When I stepped foot into the McLaren manufacturing facility (MTC) in Woking, I couldn’t help but think I may have stumbled onto the set of the 2005 science fiction thriller The Island starring Ewan McGregor and Scarlett Johansson. Both play characters set in a highly structured, sterile world within a compound, governed by a set of strict rules. In the movie, the residents of this compound believe the outer world has become uninhabitable for human life. Thus, they are confined to the island. This may not quite be the reality for those working at the MTC, but the ultra-modern facility designed by Foster and partners had a distinct, clinical feel to it. Inspired by the rear wing support struts on the Le Mans-winning F1 GTR, it’s an architectural triumph. Think stark white, cavernous walkways and glass walls showcasing a ripple free artificial lake.  It almost feels as though its wraps around the kidney shaped building like a moat, further drawing parallels to The Island.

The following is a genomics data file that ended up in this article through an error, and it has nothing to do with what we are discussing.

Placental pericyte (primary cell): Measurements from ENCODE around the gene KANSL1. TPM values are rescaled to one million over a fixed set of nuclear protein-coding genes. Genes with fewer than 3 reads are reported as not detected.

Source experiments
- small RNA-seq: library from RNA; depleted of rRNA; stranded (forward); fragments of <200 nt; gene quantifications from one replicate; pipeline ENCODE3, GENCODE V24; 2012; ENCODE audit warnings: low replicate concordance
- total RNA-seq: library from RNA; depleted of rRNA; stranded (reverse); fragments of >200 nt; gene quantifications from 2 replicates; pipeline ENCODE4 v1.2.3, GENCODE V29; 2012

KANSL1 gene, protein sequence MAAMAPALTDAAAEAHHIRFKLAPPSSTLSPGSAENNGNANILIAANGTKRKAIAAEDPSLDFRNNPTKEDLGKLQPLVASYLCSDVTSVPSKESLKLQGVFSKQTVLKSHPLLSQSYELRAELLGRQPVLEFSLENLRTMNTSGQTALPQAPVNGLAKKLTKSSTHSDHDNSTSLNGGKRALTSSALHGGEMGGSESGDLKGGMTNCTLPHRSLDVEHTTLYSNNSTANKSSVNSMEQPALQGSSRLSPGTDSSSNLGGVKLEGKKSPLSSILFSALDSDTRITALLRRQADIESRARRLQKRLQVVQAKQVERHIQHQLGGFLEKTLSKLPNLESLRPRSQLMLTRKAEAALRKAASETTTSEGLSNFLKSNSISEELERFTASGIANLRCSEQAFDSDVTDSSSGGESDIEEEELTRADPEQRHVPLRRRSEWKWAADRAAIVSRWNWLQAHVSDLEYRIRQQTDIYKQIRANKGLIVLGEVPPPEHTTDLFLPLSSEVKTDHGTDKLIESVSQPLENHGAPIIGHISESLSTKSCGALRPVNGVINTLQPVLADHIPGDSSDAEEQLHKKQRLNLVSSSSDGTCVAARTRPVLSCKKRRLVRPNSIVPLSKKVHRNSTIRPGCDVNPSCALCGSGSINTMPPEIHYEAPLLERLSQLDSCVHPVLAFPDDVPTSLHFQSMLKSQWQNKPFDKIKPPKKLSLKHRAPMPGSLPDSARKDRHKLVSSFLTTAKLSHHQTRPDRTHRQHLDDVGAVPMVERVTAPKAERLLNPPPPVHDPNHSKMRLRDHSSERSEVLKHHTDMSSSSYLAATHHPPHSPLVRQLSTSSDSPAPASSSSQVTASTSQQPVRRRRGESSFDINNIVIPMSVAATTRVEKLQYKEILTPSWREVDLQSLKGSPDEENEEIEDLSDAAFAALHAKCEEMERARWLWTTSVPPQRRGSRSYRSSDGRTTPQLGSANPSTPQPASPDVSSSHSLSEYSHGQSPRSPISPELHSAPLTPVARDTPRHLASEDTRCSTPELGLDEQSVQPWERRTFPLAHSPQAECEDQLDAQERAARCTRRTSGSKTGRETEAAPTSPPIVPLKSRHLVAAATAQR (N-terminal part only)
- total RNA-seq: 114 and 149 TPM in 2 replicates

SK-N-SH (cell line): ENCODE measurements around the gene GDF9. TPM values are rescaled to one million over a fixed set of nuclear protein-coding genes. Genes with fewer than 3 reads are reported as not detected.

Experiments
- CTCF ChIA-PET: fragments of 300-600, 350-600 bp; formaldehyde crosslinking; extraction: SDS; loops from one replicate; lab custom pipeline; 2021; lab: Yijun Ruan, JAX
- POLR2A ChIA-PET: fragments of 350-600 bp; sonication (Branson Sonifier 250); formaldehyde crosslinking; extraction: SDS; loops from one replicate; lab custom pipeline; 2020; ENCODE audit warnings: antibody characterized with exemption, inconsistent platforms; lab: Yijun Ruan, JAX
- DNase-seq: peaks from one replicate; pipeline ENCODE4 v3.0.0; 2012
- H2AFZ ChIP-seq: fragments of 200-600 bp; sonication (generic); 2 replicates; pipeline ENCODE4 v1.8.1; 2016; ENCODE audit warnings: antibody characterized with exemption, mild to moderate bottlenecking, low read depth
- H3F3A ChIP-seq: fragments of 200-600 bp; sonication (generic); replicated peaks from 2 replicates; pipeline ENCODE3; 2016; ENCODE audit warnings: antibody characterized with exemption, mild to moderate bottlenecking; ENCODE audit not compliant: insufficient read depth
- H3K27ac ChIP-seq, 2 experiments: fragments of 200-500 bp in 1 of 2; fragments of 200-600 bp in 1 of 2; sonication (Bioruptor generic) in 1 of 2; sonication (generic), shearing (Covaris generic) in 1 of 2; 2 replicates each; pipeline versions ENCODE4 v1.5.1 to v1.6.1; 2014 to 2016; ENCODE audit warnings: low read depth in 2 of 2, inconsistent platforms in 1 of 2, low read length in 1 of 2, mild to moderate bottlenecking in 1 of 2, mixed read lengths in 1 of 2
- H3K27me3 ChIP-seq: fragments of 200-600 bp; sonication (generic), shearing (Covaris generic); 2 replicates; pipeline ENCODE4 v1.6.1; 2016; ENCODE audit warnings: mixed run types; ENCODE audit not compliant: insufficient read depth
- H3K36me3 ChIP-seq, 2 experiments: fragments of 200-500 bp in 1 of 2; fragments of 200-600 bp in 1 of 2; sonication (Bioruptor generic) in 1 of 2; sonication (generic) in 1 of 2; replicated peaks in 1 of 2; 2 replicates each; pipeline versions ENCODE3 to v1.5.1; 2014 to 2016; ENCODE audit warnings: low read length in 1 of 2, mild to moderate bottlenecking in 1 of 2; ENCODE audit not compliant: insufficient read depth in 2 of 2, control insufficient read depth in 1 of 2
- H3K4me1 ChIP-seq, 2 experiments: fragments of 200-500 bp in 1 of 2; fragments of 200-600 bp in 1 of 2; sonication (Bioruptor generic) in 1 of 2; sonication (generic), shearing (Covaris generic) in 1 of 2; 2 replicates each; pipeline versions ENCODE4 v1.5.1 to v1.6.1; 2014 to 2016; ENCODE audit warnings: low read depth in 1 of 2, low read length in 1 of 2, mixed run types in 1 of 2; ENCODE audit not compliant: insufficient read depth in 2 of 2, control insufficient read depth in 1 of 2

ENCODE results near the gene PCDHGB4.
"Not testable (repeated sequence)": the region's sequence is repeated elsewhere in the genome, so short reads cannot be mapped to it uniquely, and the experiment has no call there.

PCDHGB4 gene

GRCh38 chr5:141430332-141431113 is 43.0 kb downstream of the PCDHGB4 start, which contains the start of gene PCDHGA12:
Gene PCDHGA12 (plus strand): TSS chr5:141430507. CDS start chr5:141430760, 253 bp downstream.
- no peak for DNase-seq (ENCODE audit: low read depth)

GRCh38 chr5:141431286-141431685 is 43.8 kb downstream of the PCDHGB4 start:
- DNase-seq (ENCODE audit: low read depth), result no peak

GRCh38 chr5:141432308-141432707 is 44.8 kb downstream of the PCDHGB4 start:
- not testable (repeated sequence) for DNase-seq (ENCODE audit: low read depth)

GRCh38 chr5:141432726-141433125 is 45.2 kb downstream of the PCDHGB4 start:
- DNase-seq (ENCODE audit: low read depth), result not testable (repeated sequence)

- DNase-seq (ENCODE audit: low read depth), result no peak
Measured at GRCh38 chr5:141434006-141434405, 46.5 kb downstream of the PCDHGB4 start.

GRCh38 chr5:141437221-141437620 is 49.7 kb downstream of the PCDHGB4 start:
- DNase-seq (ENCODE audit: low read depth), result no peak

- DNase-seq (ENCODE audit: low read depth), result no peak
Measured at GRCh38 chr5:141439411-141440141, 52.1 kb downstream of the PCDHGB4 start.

Aside from marvelling at the architecture I was there on a mission. I wanted asses the impact carbon fibre has had on an industry aside from watchmaking. And where better than McLaren – the guys that brought the carbon fibre chassis to the Formula 1 grid in 1981. They knew they were onto something, when this very chassis (the MP4/1) enabled their driver, John Watson to walk away unscathed from a high-speed crash at Monza that very year. It had brought new levels of rigidity and driver safety to Formula 1. In a similar way to how technology now renders entire industries obsolete over night, this material advance had ensured the world of motorsport would never be the same again.